His artworks showed the wonders of evolution to a wide audience.
"Nature generates from her womb an inexhaustible plethora of wonderful forms," wrote the German biologist and artist Ernst Haeckel, "the beauty and variety of which far exceed the crafted art forms produced by human beings." Haeckel, born in 1834, was deeply influenced by the work of naturalist/explorer Alexander von Humboldt, who argued that nature should be studied using both scientific and aesthetic judgment. Later, after reading Charles Darwin's On the Origin of Species, Haeckel endeavored to show the wonders of evolution to a wide audience. His paintings of swirling jellyfish, geometric radiolaria, sensual orchids, and animated hummingbirds, collected in his 1904 masterpiece Kunstformen der Natur (Art Forms in Nature), revealed the interconnectedness of art and the natural world. Many artists used these motifs as the foundation of the Art Nouveau style.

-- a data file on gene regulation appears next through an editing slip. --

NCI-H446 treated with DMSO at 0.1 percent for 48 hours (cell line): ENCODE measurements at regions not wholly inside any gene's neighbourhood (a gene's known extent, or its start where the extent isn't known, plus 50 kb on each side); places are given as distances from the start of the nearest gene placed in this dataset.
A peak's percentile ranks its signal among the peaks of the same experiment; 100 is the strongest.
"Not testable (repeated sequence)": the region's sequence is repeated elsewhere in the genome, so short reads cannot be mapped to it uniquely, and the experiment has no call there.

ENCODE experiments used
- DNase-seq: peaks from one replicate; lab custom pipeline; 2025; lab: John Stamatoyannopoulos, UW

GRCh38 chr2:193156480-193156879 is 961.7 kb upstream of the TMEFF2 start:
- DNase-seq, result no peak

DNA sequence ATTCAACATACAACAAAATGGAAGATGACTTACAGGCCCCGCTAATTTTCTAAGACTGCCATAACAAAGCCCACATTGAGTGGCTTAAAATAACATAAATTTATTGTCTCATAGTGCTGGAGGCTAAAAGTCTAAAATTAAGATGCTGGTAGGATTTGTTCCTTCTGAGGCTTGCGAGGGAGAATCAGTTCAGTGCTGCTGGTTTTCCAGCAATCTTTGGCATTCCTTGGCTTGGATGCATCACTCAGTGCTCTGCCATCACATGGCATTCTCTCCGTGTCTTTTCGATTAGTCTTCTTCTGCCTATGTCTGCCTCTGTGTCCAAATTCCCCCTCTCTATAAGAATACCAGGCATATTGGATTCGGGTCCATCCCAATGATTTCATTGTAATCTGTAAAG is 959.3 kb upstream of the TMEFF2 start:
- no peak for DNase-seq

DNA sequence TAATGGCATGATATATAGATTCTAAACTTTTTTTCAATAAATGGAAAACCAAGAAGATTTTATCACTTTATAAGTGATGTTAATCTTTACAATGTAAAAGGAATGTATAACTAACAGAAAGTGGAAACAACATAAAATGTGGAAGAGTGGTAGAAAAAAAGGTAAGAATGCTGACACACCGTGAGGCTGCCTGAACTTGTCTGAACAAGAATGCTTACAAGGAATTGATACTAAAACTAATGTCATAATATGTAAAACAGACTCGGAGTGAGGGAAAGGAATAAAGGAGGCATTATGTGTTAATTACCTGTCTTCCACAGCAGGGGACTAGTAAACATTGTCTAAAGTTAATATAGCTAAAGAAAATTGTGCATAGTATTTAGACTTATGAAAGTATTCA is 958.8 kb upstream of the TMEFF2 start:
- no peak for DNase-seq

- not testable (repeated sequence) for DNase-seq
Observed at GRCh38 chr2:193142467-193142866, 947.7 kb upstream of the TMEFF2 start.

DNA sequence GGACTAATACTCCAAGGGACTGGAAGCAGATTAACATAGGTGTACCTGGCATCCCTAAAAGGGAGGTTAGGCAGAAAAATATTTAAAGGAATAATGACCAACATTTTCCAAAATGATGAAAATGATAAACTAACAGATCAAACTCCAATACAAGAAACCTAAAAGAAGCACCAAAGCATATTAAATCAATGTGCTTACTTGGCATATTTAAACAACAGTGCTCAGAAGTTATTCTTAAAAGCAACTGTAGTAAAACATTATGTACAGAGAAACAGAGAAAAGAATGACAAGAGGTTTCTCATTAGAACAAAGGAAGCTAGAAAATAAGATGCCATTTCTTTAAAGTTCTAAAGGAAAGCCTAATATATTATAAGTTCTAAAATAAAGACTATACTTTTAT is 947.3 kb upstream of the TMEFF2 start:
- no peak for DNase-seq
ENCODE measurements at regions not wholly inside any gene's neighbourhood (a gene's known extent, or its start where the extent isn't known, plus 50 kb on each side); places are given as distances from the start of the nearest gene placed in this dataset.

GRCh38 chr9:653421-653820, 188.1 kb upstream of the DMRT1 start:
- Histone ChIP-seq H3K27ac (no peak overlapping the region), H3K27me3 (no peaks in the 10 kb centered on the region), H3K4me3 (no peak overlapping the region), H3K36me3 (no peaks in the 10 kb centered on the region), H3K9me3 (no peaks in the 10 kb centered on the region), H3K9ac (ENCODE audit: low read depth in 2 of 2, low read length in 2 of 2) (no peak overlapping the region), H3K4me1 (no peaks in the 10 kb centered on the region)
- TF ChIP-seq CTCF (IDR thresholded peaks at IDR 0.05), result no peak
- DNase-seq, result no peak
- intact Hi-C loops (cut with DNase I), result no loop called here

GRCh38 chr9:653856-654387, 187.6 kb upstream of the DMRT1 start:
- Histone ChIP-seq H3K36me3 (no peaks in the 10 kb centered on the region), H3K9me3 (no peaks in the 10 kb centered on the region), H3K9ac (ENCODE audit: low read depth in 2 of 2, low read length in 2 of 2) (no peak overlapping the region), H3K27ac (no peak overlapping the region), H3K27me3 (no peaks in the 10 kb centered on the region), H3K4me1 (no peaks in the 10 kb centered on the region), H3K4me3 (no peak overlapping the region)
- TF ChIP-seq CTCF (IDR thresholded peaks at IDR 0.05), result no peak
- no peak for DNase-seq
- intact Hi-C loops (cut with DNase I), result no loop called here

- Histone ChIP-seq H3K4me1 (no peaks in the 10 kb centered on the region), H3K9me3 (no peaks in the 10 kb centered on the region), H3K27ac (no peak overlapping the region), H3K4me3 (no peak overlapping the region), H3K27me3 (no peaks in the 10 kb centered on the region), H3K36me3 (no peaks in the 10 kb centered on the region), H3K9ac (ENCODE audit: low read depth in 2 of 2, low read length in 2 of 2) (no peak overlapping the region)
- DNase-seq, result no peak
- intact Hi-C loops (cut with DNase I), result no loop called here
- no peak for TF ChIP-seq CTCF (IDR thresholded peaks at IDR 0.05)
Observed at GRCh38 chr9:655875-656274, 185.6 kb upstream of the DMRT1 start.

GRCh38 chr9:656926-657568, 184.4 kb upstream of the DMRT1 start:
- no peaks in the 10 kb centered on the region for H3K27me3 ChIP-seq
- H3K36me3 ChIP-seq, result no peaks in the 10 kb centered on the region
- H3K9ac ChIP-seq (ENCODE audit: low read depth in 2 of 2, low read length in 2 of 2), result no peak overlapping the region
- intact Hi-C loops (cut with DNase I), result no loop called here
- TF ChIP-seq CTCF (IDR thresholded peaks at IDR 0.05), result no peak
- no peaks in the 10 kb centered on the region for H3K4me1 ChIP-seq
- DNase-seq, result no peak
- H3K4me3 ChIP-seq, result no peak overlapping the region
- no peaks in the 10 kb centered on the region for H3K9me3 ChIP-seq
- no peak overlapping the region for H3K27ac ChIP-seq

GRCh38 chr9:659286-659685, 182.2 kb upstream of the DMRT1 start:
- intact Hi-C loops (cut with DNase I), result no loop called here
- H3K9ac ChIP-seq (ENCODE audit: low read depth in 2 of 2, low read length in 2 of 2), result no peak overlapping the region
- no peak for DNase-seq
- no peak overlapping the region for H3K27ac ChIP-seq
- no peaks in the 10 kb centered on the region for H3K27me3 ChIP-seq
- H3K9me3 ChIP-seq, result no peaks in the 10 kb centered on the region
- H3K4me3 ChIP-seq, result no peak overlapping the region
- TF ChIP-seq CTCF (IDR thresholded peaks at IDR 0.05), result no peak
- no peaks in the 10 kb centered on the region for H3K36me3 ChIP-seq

A new book, The Art and Science of Ernst Haeckel (Taschen), assembles 450 stunning examples from Haeckel's many published works, including the plates in this gallery. As editors Rainer Willmann and Julia Voss write in its introduction, "Haeckel’s illustrated publications repeatedly called forth one reaction above all others: incredulous astonishment at the beauty of objects to be found in nature."